Prehistoric humans stored bone marrow like tins of soup 400,000 years ago.
Prehistoric humans living in a cave in Israel between 420,000 and 200,000 years ago were storing bone marrow so they could eat it at a later time, scientists have discovered. This shows early hominins understood that food might not be available in the future and had the foresight to do something about it.
The Qesem Cave, which is about 7.5 miles from Tel Aviv, was identified as a site of early human occupation almost 20 years when road construction cut through it. Since then, a huge amount of archaeological evidence has been unearthed, including tens of thousands of animal bones that were processed by our human ancestors.
In a study published in Science Advances, researchers led by Ruth Blasco, from Spain’s National Research Centre on Human Evolution, have now analyzed these bones and carried out experiments on them to show how these occupants had learned to effectively store the bone marrow for weeks and months after the animal had died.
Which hominin species—the group to which modern humans belong—was processing the bones in this way is not known. But Blasco said that whoever they were, they demonstrated many modern behaviors, including regular use of fire, recycling and food roasting. The deferred consumption of bone marrow is now another task to add to that list.
Bone marrow, the tissue found inside some bones, is highly nutritious, being higher in calories than protein or carbohydrates. As a result, it would have been a valued and significant food source for early humans. Some research even suggests that the process of extracting it has shaped our own evolution.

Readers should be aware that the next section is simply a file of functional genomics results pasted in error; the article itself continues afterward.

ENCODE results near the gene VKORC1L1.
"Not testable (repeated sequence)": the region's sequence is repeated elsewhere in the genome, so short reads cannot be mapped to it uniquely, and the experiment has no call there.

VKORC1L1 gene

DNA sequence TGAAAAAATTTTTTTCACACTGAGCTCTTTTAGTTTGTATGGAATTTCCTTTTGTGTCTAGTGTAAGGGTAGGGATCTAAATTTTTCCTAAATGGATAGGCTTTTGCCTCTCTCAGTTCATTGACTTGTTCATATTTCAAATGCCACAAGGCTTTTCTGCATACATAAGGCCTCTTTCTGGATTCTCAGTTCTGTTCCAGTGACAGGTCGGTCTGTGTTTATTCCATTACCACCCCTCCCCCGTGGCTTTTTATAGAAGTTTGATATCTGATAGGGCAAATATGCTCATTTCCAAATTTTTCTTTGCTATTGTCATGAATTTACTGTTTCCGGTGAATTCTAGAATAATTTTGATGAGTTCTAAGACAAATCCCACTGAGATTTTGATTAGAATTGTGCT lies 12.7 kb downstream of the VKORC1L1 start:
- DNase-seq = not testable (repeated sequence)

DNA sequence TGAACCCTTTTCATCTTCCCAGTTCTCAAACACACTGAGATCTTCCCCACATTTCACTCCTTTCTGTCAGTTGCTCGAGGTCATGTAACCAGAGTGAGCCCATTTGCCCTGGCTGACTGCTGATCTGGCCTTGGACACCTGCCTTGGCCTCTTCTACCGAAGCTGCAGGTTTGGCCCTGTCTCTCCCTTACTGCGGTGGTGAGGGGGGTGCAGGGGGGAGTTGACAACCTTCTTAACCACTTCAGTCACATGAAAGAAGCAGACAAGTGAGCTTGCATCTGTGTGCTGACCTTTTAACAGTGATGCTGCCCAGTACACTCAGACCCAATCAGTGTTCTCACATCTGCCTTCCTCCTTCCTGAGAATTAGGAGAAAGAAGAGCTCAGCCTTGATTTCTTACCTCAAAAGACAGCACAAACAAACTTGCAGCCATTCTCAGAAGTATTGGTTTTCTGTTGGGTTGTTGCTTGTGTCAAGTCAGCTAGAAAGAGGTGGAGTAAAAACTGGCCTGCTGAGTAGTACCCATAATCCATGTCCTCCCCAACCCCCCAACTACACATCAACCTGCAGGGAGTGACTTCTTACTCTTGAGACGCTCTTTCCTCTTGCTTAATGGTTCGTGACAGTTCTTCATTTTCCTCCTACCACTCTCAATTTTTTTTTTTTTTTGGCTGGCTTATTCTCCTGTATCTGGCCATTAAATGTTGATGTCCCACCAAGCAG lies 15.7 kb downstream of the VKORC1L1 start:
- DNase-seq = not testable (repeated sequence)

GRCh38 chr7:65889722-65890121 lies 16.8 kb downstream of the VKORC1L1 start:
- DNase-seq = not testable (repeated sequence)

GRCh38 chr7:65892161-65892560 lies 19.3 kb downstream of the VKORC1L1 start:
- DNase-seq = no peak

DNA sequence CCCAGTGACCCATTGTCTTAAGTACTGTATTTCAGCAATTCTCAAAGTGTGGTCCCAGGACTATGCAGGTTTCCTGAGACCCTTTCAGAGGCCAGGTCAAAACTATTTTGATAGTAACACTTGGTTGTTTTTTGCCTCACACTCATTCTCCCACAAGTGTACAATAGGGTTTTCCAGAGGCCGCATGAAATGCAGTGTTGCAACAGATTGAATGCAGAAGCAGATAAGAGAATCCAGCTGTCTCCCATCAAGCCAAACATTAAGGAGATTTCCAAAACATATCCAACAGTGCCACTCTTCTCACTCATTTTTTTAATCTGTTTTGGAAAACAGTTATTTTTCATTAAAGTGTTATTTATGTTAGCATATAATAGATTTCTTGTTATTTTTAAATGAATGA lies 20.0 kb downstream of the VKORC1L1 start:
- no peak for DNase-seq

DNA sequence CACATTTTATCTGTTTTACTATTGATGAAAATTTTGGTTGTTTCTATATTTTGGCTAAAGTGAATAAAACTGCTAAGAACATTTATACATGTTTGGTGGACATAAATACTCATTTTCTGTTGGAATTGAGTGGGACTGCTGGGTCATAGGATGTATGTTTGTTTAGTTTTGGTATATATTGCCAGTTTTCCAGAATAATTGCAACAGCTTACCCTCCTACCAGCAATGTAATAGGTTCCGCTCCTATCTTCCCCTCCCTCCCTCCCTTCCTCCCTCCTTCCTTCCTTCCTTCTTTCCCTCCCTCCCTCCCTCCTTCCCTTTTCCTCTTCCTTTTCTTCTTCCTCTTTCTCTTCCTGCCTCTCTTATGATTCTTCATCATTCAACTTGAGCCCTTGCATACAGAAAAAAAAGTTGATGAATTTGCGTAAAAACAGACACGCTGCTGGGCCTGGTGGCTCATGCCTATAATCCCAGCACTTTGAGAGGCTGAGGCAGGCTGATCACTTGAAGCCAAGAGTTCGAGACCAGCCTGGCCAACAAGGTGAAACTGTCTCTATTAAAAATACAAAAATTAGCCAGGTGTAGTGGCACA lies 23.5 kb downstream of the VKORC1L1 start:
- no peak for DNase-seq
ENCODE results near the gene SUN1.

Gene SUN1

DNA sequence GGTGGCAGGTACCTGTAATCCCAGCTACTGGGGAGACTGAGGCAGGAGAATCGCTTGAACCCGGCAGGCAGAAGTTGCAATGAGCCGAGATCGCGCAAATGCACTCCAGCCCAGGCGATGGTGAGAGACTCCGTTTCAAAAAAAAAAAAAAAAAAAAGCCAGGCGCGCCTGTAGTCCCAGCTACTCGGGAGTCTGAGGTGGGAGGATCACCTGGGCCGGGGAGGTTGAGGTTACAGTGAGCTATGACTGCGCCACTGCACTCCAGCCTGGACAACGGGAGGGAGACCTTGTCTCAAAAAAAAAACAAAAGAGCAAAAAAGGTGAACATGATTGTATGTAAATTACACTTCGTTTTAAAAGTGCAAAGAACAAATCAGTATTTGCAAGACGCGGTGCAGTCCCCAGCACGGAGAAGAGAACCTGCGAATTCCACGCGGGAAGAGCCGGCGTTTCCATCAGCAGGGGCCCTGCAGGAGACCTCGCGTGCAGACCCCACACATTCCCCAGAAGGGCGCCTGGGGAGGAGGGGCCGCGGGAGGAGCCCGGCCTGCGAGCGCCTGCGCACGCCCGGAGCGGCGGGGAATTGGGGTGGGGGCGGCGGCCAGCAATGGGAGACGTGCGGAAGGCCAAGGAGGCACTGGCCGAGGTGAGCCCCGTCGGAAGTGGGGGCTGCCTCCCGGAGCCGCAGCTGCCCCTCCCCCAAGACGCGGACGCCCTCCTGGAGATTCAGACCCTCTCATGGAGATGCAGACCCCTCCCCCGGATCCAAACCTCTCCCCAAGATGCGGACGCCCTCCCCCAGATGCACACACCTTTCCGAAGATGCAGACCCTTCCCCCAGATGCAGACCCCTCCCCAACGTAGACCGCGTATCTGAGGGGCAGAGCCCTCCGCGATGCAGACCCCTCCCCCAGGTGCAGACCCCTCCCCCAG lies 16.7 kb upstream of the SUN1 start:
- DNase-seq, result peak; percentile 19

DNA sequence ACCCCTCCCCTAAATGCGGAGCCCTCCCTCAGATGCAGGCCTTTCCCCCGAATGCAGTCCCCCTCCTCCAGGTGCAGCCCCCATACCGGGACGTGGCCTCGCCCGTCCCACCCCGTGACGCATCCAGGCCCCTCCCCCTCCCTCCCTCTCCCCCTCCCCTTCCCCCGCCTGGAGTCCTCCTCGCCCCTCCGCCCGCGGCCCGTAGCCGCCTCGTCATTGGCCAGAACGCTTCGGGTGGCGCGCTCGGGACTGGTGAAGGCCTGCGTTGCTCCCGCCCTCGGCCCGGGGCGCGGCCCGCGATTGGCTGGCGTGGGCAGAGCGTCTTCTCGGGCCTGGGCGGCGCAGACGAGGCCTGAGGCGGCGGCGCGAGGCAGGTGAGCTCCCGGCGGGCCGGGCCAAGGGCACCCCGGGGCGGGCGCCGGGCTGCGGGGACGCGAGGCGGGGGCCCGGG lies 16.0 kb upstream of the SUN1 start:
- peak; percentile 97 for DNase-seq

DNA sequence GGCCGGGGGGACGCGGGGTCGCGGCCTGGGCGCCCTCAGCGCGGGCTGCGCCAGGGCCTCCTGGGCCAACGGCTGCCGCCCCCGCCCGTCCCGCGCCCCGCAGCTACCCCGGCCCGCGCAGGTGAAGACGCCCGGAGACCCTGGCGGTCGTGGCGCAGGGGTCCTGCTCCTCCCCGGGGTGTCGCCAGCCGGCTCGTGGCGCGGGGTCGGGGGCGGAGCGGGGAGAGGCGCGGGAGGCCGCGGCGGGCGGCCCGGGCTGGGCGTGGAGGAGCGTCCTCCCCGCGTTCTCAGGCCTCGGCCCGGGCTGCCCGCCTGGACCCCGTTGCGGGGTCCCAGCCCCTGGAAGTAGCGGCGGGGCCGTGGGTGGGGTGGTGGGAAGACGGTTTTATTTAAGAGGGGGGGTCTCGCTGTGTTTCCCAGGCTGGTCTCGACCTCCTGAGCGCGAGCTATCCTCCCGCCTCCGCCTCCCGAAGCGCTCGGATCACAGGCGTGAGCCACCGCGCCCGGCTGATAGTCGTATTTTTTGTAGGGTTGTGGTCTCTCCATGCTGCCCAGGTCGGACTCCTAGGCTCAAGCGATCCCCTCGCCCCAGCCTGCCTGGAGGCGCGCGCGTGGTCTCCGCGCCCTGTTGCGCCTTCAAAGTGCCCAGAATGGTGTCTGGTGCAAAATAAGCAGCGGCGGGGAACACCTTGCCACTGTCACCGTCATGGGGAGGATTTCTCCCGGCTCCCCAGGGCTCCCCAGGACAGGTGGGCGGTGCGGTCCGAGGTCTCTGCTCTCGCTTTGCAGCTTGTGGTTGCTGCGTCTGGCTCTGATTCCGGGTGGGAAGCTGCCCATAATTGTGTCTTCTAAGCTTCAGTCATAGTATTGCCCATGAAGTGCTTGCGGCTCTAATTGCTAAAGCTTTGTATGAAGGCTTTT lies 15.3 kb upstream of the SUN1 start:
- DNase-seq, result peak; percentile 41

Blasco started working at the Qesem site in 2011. While analyzing faunal materials found there, she realized there were unusual marks on the recovered deer bones. But more evidence was needed.
After analyzing the remains of almost 82,000 animal bones from the site, the team was able to show that bone marrow was being preserved for consumption at a later date. Old, dry flesh and skin is harder to remove from a bone than when it is fresh. As a result, removing it leaves behind specific sawing marks.
“These unusual marks were identified in subsequent experiments and explained by dry skin removal,” Blasco told Newsweek. “Specifically, these marks were generated by the difficulty or effort required to remove dry skin and tendons firmly attached to the bone after a prolonged subaerial exposure of the bones.”
In experiments, researchers showed that these marks could be replicated by removing skin after two or more weeks. They also found skin removal increased after four weeks. This, the team believes, is evidence of deferred consumption of the marrow. Their experiments also show that the nutritional value of bone marrow starts to deteriorate from around six weeks after the animal’s death, Blasco said.
She said the team was surprised by the findings. “The deliberate accumulation of bones for delayed consumption of marrow implies an anticipated concern for future needs. This fact marks a threshold for new modes of Paleolithic adaptation because the foresight capacity surpasses the ‘here and now’ as a means of subsistence in a chronology of more than 300,000 years,” she noted.
Blasco says she believes this is just the start of our understanding of how early prehistoric humans were storing food for later consumption. “We would like to continue exploring the preservation and storage techniques in ancient times and how to detect them in the fossil record. This includes not only the preservation of fat but other perishable products, such as meat,” she said.